by Michael A. Palmer
Minneapolis: MBI/ Zenith Press, 2010. Pp. viii, 246.
Illus., biblio., index. $29.00. ISBN: 0760337802
No military establishment has garnered more attention than that of Germany, with its Prussian antecedent. Palmer’s work continues that tradition with mixed results.
Palmer opens the book with a chapter on the wars of Italian and German unification, though the former is at best tangential to the subject at hand. He then follows the course of German military history from the victories of Moltke the Elder to the Götterdammerung in the ruins of Berlin in 1945. Throughout there are several sidebars dealing with various matters that are part of the subject, but that Palmer correctly regards as interruptive of his broader narrative.
Palmer’s general argument, born in the 1980s when the US military admired all things German, is that while the German Army’s tactical and operational prowess were formidable, its efforts were ultimately doomed to failure because of inattention to, if not sheer disregard of, strategy. While this argument may have been revisionist in the US military of the 1980s, today it is now accepted as the conventional wisdom, thanks to the efforts of such notable scholars as Gerhard Weinberg, Williamson Murray, James Corum, Robert Citino, and others.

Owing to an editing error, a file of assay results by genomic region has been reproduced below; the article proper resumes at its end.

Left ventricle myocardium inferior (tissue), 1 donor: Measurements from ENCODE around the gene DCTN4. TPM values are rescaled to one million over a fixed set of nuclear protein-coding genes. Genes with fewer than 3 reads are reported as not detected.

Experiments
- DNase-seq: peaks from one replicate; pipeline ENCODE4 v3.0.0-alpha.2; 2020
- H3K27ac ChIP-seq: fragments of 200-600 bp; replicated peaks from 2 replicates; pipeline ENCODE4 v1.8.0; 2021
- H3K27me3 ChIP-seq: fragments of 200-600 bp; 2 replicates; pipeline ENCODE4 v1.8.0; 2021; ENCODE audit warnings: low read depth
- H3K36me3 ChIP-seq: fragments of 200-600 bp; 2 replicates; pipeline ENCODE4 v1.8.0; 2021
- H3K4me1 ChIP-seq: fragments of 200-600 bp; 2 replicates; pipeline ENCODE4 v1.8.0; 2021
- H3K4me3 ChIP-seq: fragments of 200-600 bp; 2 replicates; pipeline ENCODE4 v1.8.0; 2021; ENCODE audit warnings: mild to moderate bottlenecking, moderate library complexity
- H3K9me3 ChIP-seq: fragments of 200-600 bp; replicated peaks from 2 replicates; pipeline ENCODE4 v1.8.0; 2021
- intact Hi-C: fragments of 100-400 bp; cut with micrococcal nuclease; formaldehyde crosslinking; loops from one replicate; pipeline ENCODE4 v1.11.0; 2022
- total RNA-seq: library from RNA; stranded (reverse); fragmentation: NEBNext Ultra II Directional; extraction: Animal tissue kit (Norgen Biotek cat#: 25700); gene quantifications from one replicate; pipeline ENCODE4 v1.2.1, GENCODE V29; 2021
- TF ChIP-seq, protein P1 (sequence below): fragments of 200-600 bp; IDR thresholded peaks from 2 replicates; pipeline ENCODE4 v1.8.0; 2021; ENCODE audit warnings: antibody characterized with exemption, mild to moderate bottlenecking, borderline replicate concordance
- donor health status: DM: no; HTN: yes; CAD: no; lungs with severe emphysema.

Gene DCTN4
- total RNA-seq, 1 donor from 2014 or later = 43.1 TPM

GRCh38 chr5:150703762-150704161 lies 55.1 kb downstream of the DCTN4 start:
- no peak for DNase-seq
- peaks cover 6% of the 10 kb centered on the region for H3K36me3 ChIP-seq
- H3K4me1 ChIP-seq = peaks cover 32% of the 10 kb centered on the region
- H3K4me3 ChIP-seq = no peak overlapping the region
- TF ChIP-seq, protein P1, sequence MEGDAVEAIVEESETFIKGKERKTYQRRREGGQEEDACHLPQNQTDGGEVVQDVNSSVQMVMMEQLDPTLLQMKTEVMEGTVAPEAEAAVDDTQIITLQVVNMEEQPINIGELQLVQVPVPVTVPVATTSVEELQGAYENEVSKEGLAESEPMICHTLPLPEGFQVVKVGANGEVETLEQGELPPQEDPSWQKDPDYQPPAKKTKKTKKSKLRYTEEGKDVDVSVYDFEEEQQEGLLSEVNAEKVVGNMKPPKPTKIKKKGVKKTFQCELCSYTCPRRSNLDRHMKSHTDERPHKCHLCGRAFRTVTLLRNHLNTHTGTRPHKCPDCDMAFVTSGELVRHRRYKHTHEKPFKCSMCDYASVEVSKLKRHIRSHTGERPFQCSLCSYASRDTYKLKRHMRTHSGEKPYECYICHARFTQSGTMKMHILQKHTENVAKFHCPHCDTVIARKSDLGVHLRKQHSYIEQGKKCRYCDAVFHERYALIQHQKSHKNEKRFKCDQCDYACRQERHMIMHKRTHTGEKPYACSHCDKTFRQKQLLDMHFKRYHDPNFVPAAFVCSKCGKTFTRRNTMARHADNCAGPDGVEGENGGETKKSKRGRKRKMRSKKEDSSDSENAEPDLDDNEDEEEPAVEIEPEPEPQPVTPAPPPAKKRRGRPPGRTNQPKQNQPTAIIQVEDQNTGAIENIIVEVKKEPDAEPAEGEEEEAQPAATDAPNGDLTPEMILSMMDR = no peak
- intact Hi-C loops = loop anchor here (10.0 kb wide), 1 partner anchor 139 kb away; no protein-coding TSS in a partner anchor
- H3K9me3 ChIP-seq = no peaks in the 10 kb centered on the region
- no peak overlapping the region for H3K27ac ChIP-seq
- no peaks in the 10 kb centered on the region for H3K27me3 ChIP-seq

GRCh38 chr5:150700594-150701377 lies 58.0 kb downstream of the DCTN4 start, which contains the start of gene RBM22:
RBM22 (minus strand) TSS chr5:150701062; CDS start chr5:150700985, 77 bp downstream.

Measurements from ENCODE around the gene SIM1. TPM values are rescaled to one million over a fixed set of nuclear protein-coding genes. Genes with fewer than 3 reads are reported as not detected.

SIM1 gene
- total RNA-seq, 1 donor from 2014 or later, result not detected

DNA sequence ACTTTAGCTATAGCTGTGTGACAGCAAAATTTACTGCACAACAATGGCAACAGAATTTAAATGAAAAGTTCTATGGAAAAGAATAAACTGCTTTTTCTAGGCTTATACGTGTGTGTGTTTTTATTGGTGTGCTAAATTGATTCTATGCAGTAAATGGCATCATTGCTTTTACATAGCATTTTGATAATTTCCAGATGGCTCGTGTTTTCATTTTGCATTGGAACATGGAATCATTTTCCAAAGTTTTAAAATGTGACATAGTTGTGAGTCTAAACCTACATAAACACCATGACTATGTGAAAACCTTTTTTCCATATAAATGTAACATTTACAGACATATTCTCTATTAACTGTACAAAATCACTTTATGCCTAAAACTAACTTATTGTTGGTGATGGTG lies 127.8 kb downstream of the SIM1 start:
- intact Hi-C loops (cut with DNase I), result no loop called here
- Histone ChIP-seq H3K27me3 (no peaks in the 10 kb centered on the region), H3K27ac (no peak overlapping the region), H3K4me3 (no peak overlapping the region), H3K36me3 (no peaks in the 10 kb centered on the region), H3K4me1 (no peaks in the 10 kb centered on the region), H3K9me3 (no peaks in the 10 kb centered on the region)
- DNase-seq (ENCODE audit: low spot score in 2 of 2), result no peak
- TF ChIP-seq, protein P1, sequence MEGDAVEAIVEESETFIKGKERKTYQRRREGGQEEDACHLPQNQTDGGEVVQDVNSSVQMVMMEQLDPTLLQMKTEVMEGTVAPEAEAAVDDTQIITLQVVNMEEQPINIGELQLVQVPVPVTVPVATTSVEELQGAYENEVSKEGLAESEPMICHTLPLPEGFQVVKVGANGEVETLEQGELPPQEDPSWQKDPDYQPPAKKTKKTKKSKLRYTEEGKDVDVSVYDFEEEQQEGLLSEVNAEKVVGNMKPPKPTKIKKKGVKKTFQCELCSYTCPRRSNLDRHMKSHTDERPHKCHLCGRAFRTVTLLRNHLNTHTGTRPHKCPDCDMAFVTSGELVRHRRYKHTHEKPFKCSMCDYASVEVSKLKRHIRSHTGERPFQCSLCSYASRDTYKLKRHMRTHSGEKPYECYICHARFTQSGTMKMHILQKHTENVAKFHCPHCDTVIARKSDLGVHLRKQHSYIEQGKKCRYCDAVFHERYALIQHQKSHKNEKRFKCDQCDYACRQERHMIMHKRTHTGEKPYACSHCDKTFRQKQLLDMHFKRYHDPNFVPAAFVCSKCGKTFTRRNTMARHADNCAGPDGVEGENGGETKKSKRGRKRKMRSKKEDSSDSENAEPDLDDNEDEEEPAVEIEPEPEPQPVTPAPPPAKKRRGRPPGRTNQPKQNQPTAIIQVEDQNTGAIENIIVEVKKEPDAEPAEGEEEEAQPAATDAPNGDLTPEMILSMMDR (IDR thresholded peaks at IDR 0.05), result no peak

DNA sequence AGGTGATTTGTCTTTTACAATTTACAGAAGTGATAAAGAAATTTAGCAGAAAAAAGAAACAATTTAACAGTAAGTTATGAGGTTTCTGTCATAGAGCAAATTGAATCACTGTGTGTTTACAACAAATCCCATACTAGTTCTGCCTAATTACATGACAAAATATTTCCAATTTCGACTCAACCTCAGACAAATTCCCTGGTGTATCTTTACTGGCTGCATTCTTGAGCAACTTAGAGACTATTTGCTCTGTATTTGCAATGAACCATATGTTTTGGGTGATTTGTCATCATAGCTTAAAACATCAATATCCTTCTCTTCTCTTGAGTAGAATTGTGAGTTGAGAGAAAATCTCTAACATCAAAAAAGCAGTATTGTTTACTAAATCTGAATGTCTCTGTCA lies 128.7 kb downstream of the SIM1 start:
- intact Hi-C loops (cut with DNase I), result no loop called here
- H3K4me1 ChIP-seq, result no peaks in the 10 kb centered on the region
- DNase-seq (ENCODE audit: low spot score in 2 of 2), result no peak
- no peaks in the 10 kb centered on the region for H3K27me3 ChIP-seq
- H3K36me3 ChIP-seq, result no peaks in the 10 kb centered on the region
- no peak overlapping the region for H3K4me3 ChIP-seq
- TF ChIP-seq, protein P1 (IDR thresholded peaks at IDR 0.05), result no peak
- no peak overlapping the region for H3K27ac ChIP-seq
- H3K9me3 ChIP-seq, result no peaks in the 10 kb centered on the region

Palmer’s grasp of the material and issues involved is generally good, although marred by the occasional mistake. The claim, for example, that Austria overran Serbia aided by German and Bulgarian troops, is incorrect; Germany provided the bulk of the forces. The book also suffers from the complete absence of maps. Finally, Palmer usefully includes a bibliography divided into discreet chronological periods. While one takes Palmer’s point that the number of works listed must be limited to the most important, there are still some unfortunate omissions. The most notable is in the section on World War II, where there is no mention of the German multi-volume “semi-official” history, Das Deutsche Reich und der Zweite Weltkrieg, much of which is now in English translation under the title Germany and the Second World War.
For scholars and students well versed in Germany military history, this book contains little if anything that is new. For the novice military historian or German historian seeking to gain some knowledge of the German military experience, however, Palmer’s work is a useful primer.
About the Reviewer: Richard L. DiNardo holds a doctorate in military history. Currently at the US Marine Corps Command and Staff College, in Quantico, Virginia, Prof. DiNardo has written extensively on the German armed forces. His most recent book is Breakthrough: The Gorlice-Tarnow Campaign, 1915 .